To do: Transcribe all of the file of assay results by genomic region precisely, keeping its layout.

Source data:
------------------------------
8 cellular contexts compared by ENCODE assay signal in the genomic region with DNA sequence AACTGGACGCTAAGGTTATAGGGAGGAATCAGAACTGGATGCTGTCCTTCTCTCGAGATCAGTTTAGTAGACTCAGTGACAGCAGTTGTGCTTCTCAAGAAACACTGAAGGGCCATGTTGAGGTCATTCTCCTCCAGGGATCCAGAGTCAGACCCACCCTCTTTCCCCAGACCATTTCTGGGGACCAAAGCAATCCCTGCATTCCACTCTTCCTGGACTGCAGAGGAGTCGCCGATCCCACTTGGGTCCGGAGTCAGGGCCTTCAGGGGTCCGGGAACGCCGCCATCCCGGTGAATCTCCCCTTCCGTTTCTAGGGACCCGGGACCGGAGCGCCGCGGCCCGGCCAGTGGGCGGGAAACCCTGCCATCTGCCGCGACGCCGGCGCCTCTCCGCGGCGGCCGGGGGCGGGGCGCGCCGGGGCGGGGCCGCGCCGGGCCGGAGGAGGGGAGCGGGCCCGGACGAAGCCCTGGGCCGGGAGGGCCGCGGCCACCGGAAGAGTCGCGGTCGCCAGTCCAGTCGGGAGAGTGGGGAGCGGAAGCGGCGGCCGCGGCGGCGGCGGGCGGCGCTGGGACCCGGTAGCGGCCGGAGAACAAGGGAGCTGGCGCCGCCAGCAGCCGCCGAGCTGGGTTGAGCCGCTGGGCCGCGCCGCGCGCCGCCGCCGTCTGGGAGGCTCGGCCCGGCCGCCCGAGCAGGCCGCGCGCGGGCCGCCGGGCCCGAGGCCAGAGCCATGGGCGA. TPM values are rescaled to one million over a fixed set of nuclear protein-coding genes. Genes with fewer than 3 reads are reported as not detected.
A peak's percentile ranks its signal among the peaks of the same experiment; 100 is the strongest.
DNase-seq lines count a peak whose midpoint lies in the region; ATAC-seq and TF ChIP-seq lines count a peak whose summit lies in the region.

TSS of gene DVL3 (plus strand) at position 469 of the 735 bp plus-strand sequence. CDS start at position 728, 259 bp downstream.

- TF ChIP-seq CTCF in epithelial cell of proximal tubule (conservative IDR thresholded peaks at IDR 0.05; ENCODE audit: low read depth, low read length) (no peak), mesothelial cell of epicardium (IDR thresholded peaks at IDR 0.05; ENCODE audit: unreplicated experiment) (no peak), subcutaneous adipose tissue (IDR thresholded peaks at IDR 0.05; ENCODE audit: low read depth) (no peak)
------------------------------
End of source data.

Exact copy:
8 cellular contexts compared by ENCODE assay signal in the genomic region with DNA sequence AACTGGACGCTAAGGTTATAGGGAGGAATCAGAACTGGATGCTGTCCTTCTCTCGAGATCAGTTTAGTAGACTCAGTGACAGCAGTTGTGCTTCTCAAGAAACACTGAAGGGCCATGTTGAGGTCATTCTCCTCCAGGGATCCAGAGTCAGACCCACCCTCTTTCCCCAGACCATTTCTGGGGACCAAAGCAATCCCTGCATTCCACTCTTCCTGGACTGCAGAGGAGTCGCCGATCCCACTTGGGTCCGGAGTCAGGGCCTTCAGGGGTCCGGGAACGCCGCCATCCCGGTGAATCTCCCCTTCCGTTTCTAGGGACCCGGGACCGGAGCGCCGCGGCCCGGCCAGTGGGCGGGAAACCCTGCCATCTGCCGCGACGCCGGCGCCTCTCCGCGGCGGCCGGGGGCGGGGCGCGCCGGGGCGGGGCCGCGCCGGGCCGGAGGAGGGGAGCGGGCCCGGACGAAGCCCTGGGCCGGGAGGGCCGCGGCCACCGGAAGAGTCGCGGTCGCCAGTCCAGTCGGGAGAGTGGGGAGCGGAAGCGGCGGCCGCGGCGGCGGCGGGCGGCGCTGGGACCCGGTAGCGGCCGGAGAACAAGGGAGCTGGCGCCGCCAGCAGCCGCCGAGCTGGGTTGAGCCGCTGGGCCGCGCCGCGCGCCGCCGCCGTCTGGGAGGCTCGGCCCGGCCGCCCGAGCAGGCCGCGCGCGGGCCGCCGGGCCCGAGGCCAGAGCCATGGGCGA. TPM values are rescaled to one million over a fixed set of nuclear protein-coding genes. Genes with fewer than 3 reads are reported as not detected.
A peak's percentile ranks its signal among the peaks of the same experiment; 100 is the strongest.
DNase-seq lines count a peak whose midpoint lies in the region; ATAC-seq and TF ChIP-seq lines count a peak whose summit lies in the region.

TSS of gene DVL3 (plus strand) at position 469 of the 735 bp plus-strand sequence. CDS start at position 728, 259 bp downstream.

- TF ChIP-seq CTCF in epithelial cell of proximal tubule (conservative IDR thresholded peaks at IDR 0.05; ENCODE audit: low read depth, low read length) (no peak), mesothelial cell of epicardium (IDR thresholded peaks at IDR 0.05; ENCODE audit: unreplicated experiment) (no peak), subcutaneous adipose tissue (IDR thresholded peaks at IDR 0.05; ENCODE audit: low read depth) (no peak)